Thursday, November 5, 2015 (10:45am - 12:00pm)
Liberty Ballroom B/C
  Sea Level Rise and Nuisance Flooding: Planning for the Future
  Amir AghaKouchak –  Professor, University of California-Irvine Sea level rise is expected to increase nuisance (minor) floodings that have significant socio-economic and public health impacts. We provide estimates of future nuisance flooding in a warming climate, and offer potential adaptation and response strategies.
  Coastal Adaptation Strategies: Cases Studies of NPS Lessons Learned
  Rebecca BeaversCoastal Geologist, National Park Service Lessons learned and documented in a new National Park Service report (scheduled for publication in September 2015) entitled Coastal Adaptation Strategies: Case Studies will be presented. Actions taken in and around national parks to adapt to anthropogenic climate change will address infrastructure, cultural sites, natural resources, and visitor access.
  Leveraging the Climate Adaptation Knowledge Exchange (CakeX) to Information Decision Making
  Jessica HittScientist & CAKE Program Manager, EcoAdapt Description to be published shortly
  Being Prepared for Climate Change: A Workbook for Developing Risk-Based Adaptation Plans
  Nicole TachikiORISE Participant, Office of Wetlands, Oceans and Watersheds, Office of Water, U.S. Environmental Protection Agency The workbook provides guidance for conducting risk-based climate change vulnerability assessments and developing action plans. It is an ideal tool for organizations that manage places, watersheds, or coastal environments.
Thursday, November 5, 2015 (1:15pm - 2:30pm)
Liberty Ballroom B/C
  Using STORMTOOLS to Communicate Coastal Risk in Rhode Island
  Teresa Crean Community Planner and Coastal Management Extension Specialist, University of Rhode Island Coastal Resources Center STORMTOOLS is a web-based map viewer that allows the Rhode Island user to select a coastal area of interest and access high resolution maps that illustrate: (1) sea level rise; (2) the flooding extent of coastal storms with and without sea level rise; and (3) the depth of water on land from coastal storm surge. At its simplest level, the system can be used to access model predictions (hindcasts and forecasts) for the study area and problem of interest for property owners and coastal planners. At a more sophisticated level, the system can be used by professionals to perform studies in support of the coastal planning and regulatory communities.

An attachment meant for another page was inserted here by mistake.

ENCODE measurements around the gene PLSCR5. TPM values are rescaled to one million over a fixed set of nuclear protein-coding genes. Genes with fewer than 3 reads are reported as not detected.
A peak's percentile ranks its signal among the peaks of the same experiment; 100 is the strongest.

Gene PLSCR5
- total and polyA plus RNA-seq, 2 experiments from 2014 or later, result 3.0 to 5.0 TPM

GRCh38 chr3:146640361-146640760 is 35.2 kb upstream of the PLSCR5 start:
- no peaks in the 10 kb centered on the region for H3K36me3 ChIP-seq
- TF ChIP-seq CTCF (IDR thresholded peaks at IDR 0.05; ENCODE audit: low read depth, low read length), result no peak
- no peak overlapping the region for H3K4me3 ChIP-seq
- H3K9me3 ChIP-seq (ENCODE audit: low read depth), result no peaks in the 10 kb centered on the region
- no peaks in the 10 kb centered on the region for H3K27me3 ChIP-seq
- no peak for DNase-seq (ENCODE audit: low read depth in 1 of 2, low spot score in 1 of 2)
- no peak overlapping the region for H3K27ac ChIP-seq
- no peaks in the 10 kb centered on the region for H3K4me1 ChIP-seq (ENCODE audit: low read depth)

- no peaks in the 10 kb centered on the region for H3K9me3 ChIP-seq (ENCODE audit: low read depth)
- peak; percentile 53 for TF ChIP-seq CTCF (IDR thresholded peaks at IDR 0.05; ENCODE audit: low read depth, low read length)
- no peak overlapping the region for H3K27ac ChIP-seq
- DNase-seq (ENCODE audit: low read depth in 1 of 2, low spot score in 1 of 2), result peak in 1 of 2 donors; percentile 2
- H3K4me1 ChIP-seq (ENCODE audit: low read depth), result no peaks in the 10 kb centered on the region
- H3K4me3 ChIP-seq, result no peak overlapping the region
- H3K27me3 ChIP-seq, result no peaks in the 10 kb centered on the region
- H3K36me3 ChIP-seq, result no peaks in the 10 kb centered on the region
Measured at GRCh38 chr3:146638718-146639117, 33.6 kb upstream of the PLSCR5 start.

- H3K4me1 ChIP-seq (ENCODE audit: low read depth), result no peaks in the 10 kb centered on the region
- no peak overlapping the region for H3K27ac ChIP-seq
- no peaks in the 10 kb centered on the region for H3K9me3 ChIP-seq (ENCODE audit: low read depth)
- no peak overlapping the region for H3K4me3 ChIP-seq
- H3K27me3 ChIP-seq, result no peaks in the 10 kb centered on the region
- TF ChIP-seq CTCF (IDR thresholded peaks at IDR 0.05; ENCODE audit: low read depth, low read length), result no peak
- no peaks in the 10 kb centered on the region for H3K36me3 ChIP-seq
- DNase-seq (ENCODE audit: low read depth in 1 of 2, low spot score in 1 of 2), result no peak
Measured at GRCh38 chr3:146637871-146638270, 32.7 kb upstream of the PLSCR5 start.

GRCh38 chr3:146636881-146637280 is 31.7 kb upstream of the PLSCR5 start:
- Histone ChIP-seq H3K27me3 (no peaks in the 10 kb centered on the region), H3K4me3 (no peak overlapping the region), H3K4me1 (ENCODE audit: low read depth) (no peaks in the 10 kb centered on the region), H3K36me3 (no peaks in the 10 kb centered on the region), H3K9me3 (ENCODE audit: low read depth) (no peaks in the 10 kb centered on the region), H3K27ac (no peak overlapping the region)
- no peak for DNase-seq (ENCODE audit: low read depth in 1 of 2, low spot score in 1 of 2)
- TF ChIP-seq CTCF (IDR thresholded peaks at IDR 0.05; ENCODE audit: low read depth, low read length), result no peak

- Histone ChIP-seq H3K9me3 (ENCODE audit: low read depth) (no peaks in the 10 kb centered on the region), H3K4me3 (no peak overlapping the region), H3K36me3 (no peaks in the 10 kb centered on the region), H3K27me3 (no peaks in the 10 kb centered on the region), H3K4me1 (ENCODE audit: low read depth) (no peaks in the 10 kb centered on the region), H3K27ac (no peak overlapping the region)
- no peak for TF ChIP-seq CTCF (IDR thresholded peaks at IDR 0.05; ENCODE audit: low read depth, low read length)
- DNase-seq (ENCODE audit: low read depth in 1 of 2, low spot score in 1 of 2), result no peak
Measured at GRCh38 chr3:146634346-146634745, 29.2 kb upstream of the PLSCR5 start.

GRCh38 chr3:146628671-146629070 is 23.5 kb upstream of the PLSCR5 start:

Surging Seas: National Coastal Flood and Sea Level Risk Web Tool & Analysis
  Tim Grandia – Program Director, Sea Level Rise, Climate Central Climate Central will provide a walk-through demonstration of their Surging Seas Risk Finder, a public web tool built to help communities, planners, stakeholders and leaders better understand sea level rise and coastal flood risk. The multi-part, screening-level tool provides interactive risk maps, localized sea level and flood risk projections, exposure analysis, printable reports, and data downloads from state to local levels.
  Coastal County Snapshots
  Rob PresslyProgram Manager, National Association of Counties Coastal County Snapshots turn complex data into easy-to-understand stories, complete with charts and graphs. Local officials can use the snapshots as a planning tool to assess their county’s resilience to flooding and understand the benefits provided by natural resources.
  Precision Monitoring of Water Level in a Salt Marsh with Low Cost Tilt Loggers
  Vitalii SheremetSenior Research Associate, NOAA Northeast Fisheries Science Center Several salt pannes and pools in the Sage Lot tidal marsh of Waquoit Bay system, MA were instrumented with newly developed Arm-and-Float water level gauges (utilizing accelerometer tilt logger) permitting to record water level fluctuations with accuracy of 1 mm. Several month long deployments allowed us to analyze the marsh flooding and draining processes, study differences among the salt pannes with implication for marsh ecology and marsh accretion.